• μgo,j ∼ Truncated Normal(Mμgo, Sμgo)[0, 4],

  • σgo,j ∼ Truncated Normal(Mσgo, Sσgo)[0, 4],

  • τgo,j ∼ Truncated Normal(Mτgo, Sτgo)[0, 4],

  • μstop,j ∼ Truncated Normal(Mμstop, Sμstop)[0, 4],

  • σstop,j ∼ Truncated Normal(Mσstop, Sσstop)[0, 4],

  • τstop,j ∼ Truncated Normal(Mτstop, Sτstop)[0, 4],

  • TFj∼ Normal(MTF, STF).

Note that the participant-level P(TF) parameter was first projected from the probability scale to the real line with a probit transformation.

We used (truncated) normal prior distributions for the population-level location parameters:

  • go, Mμstop∼ Truncated Normal(0.5, 1)[0, 4]

  • go, Mτgo, Mσstop, Mτstop∼ Truncated Normal(0.1, 1)[0, 4]

  • MTF ∼ Normal(−1.5, 1)

We used exponential prior distributions for the population-level scale parameters:

  • go, Sσgo, Sτgo, Sμstop, Sσstop, Sτstop, STF∼ Exponential(1)

As the data were fit in seconds, the priors are also parameterized on the second scale.

Goodness-of-fit

We assessed the descriptive accuracy of the ‘censored’ BEESTS model by comparing the observed data to predictions based on the joint posterior distribution of the participant-level parameters. For each group, we used 500 randomly selected parameter vectors from the participant-level joint posterior to generate 500 predicted stop-signal data sets per participant using the observed SSD and the observed number of go and stop-signal trials. We focused on three aspects of the data: the average cumulative distribution function of Go-RTs and signal-respond RTs, inhibition functions, and median signal-respond RTs as a function of SSD. The model provided a good account of all these aspects of the data for the rIFG lesion patients and the matched healthy comparison participants (Appendix 1—figure 1–4), but it showed a quantitatively small misfit (i.e., underprediction) to the average inhibition function at short SSDs in the other two groups (Appendix 1—figures 6 and 8). Descriptive accuracy in the non-rIFG lesion and matched comparison group improved after stop-signal trials on short SSDs were removed (Appendix 1—figures 10 and 12): after removing stop trials at SSDs with 0–250 ms, the model was able to accurately account for the observed inhibition function in both groups.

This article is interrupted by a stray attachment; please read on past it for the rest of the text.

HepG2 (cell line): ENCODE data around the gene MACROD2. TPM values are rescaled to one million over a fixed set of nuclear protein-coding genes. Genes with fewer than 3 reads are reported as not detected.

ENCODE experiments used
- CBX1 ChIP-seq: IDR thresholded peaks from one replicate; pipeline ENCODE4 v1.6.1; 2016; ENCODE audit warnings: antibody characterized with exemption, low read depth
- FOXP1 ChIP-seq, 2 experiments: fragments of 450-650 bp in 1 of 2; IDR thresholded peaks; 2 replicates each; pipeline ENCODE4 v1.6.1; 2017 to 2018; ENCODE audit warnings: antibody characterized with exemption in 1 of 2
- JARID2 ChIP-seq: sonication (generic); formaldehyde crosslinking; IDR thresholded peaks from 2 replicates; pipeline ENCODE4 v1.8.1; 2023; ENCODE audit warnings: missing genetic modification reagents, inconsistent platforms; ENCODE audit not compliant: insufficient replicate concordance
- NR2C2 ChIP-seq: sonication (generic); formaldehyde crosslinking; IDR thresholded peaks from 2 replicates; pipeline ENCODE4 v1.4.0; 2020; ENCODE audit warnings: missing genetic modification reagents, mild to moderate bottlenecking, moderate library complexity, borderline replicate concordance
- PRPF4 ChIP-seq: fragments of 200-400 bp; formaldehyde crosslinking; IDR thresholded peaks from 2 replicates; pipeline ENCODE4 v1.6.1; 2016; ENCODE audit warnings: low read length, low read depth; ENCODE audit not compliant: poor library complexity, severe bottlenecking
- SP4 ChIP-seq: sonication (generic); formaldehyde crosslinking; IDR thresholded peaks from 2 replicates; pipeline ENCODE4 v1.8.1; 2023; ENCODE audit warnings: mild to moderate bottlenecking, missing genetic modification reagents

Appendix 1—figure 1
Observed and predicted cumulative distribution function (CDF) of Go-RTs (upper panels) and signal-respond RTs (lower panels), separately for left and right stimuli, for the right inferior frontal gyrus (rIFG) lesion group.

The observed and predicted CDFs were averaged across participants. Signal-respond RTs were collapsed across stop-signal delay (SSD). Thick dashed and dotted lines show the CDF of the observed ‘LEFT’ and ‘RIGHT’ responses, respectively. Circles show the 10th, 30th, 50th, 70th, and 90th percentile of the distributions. Thin dashed and dotted lines show the CDF of the predicted ‘LEFT’ and ‘RIGHT’ responses, respectively, averaged across the 500 predictions. For each percentile, the gray clouds show the 500 predicted percentiles.

Appendix 1—figure 2
Observed and predicted inhibition function (left panel) and median signal-respond RT as a function of stop-signal delay (SSD; right panel) for the right inferior frontal gyrus (rIFG) lesion group.

In the left panel, black bullets show the observed average response rate on stop-signal trials (P(Respond)) for each SSD category, where the SSD categories were defined in terms of the percentiles of the distribution of SSDs for each participant and then averaged across participants. In the right panel, black bullets show the observed average median signal-respond RT (SRRT) for each SSD category, where SSD categories were defined by pooling SSDs over participants before calculating the percentiles. The gray violin plots show the distribution of the 500 average response rates and SRRTs predicted by the model, with the white circles representing the median of the predictions.

Appendix 1—figure 3
Observed and predicted cumulative distribution function (CDF) of Go-RTs (upper panels) and signal-respond RTs (lower panels), separately for left and right stimuli, for the matched comparison group for the right inferior frontal gyrus (rIFG) lesion patients.

The observed and predicted CDFs were averaged across participants. Signal-respond RTs were collapsed across SSD. Thick dashed and dotted lines show the CDF of the observed ‘LEFT’ and ‘RIGHT’ responses, respectively. Circles show the 10th, 30th, 50th, 70th, and 90th percentile of the distributions. Thin dashed and dotted lines show the CDF of the predicted ‘LEFT’ and ‘RIGHT’ responses, respectively, averaged across the 500 predictions. For each percentile, the gray clouds show the 500 predicted percentiles.

Appendix 1—figure 4
Observed and predicted inhibition function (left panel) and median signal-respond RT as a function of stop-signal delay (SSD; right panel) for the matched comparison group for the right inferior frontal gyrus (rIFG) lesion patients.

In the left panel, black bullets show the observed average response rate on stop-signal trials (P(Respond)) for each SSD category, where the SSD categories were defined in terms of the percentiles of the distribution of SSDs for each participant and then averaged across participants. In the right panel, black bullets show the observed average median signal-respond RT (SRRT) for each SSD category, where SSD categories were defined by pooling SSDs over participants before calculating the percentiles. The gray violin plots show the distribution of the 500 average response rates and SRRTs predicted by the model, with the white circles representing the median of the predictions.

Appendix 1—figure 5